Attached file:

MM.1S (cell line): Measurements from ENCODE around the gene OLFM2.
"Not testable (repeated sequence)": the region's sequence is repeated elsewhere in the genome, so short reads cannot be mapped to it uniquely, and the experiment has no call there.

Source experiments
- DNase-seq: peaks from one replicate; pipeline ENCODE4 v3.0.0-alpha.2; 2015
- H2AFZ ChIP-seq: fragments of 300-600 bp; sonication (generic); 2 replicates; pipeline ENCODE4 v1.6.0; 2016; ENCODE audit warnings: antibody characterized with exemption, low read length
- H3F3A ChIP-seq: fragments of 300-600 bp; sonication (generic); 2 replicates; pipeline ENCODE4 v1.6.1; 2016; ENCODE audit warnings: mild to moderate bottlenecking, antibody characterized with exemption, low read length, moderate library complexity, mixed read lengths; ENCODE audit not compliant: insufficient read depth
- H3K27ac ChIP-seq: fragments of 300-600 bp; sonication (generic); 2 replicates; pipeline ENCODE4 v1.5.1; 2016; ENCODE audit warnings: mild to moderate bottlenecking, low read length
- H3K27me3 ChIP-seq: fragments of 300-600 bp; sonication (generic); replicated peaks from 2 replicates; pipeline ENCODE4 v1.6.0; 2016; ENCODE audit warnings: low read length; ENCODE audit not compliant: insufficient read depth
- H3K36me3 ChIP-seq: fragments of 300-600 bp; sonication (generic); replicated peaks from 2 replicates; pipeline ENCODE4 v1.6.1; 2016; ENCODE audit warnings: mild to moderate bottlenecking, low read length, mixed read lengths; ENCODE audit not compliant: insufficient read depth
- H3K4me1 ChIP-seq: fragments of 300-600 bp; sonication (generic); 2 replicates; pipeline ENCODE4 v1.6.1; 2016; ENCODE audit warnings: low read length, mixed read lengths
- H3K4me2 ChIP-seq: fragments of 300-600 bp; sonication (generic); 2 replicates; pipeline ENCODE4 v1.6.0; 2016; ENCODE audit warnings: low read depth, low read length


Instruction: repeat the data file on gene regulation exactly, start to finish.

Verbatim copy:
MM.1S (cell line): Measurements from ENCODE around the gene OLFM2.
"Not testable (repeated sequence)": the region's sequence is repeated elsewhere in the genome, so short reads cannot be mapped to it uniquely, and the experiment has no call there.

Source experiments
- DNase-seq: peaks from one replicate; pipeline ENCODE4 v3.0.0-alpha.2; 2015
- H2AFZ ChIP-seq: fragments of 300-600 bp; sonication (generic); 2 replicates; pipeline ENCODE4 v1.6.0; 2016; ENCODE audit warnings: antibody characterized with exemption, low read length
- H3F3A ChIP-seq: fragments of 300-600 bp; sonication (generic); 2 replicates; pipeline ENCODE4 v1.6.1; 2016; ENCODE audit warnings: mild to moderate bottlenecking, antibody characterized with exemption, low read length, moderate library complexity, mixed read lengths; ENCODE audit not compliant: insufficient read depth
- H3K27ac ChIP-seq: fragments of 300-600 bp; sonication (generic); 2 replicates; pipeline ENCODE4 v1.5.1; 2016; ENCODE audit warnings: mild to moderate bottlenecking, low read length
- H3K27me3 ChIP-seq: fragments of 300-600 bp; sonication (generic); replicated peaks from 2 replicates; pipeline ENCODE4 v1.6.0; 2016; ENCODE audit warnings: low read length; ENCODE audit not compliant: insufficient read depth
- H3K36me3 ChIP-seq: fragments of 300-600 bp; sonication (generic); replicated peaks from 2 replicates; pipeline ENCODE4 v1.6.1; 2016; ENCODE audit warnings: mild to moderate bottlenecking, low read length, mixed read lengths; ENCODE audit not compliant: insufficient read depth
- H3K4me1 ChIP-seq: fragments of 300-600 bp; sonication (generic); 2 replicates; pipeline ENCODE4 v1.6.1; 2016; ENCODE audit warnings: low read length, mixed read lengths
- H3K4me2 ChIP-seq: fragments of 300-600 bp; sonication (generic); 2 replicates; pipeline ENCODE4 v1.6.0; 2016; ENCODE audit warnings: low read depth, low read length